By 1854 the Australian 'Gold Rushes' were in full swing when miners, government soldiers and police went to battle. The blood soaked into Australian soil as the miners took Eureka Stockade fighting to abolish the harsh system of licensing imposed on them by the government and the cruel and inhumane treatment meted out to them by the administrative level. From this bloody battlefield came the Miner's Right. 

The Eureka stockade brought about important privileges to the people of Australia such as secret voting; the right for every man to vote, short 3 year terms in parliament, and payment to members of Parliament, giving poor people the right to stand for election to parliament.

In the 1880's the first 'Opal Rushes' began in Queensland. Many of the first Opal gougers on the Queensland Opal fields were disaffected shearers and station-hands who had little or no geological knowledge. They were however joined by a number of miners who left the Victorian goldfields, after hearing the stories of Opal strikes in western Queensland.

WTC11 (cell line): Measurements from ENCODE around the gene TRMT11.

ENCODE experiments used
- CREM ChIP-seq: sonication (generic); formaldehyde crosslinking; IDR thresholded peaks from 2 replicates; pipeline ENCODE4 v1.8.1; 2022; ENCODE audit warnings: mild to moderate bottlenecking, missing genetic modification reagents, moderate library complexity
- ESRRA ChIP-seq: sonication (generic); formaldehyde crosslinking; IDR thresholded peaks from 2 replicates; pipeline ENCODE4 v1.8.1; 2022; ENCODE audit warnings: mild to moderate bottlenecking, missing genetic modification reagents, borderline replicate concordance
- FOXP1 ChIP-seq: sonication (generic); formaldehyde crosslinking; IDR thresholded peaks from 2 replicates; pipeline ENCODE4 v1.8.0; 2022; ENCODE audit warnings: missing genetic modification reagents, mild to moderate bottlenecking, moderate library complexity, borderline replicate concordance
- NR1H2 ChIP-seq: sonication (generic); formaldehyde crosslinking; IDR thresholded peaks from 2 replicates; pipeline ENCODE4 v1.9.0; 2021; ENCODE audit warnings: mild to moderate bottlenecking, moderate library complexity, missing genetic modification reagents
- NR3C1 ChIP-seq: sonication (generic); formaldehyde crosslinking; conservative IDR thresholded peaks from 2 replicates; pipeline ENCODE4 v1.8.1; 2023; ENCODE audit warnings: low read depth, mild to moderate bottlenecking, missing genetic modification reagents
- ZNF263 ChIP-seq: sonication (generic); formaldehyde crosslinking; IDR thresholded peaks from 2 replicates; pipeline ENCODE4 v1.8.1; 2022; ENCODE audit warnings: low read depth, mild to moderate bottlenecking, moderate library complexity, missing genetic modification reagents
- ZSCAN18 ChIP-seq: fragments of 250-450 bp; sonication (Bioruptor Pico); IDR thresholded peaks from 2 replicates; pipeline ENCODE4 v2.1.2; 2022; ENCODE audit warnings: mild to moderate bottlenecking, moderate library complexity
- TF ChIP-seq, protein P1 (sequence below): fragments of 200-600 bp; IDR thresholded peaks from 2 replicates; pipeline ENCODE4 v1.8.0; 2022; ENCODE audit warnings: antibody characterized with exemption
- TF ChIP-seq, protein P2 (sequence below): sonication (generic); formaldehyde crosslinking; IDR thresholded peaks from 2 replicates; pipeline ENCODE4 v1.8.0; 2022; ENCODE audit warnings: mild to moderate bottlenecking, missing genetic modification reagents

For Henry Davenport and his family to reach for the Fermoy in search of Opal, they would have to had to bypass a number of producing Opal fields, including the Yowah, where one of the famous claims was found by another Victorian Goldminer, Mr Evans.

The Opalers came by horse, cart, buggy, wagonette or humping their swag. Some, after leaving their horses at the nearest station, hitched a ride with the mailman or a hawker going to the outlying Opal fields.

In 1895, Banjo Patterson wrote "Waltzing Matilda" - Australia's unofiicial national anthem, whilst visiting Dagworth Station 100km north-west of Winton. The Kynuna Opal fields had been discovered only 30 km west of Dagworth Homestead a year earlier.